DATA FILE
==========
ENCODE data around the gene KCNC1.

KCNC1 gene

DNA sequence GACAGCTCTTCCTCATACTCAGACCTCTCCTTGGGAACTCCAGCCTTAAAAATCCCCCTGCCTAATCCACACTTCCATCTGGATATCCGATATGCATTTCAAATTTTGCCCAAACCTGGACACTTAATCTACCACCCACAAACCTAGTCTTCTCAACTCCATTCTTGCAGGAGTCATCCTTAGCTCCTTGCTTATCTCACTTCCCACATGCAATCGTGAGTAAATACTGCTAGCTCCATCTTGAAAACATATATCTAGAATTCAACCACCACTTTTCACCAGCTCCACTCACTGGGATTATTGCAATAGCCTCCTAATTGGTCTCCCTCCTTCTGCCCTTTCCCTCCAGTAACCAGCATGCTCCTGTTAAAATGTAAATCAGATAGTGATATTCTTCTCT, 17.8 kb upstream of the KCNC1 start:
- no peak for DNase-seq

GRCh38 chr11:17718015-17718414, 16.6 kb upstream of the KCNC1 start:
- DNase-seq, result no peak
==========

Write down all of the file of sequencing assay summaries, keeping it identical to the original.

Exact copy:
ENCODE data around the gene KCNC1.

KCNC1 gene

DNA sequence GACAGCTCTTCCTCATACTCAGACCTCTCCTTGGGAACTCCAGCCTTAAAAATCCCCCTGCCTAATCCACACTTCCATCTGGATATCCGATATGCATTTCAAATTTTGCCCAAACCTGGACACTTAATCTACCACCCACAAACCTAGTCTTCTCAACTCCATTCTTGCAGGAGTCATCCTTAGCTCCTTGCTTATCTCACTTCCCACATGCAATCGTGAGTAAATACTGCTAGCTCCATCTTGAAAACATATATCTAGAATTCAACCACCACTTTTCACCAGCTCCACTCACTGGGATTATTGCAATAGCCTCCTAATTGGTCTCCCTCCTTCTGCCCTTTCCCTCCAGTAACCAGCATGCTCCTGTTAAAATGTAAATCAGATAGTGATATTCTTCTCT, 17.8 kb upstream of the KCNC1 start:
- no peak for DNase-seq

GRCh38 chr11:17718015-17718414, 16.6 kb upstream of the KCNC1 start:
- DNase-seq, result no peak